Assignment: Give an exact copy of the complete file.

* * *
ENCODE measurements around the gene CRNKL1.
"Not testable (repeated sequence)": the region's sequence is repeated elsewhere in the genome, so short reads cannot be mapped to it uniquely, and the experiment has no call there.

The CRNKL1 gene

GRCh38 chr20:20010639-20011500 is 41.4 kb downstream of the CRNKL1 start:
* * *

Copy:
ENCODE measurements around the gene CRNKL1.
"Not testable (repeated sequence)": the region's sequence is repeated elsewhere in the genome, so short reads cannot be mapped to it uniquely, and the experiment has no call there.

The CRNKL1 gene

GRCh38 chr20:20010639-20011500 is 41.4 kb downstream of the CRNKL1 start: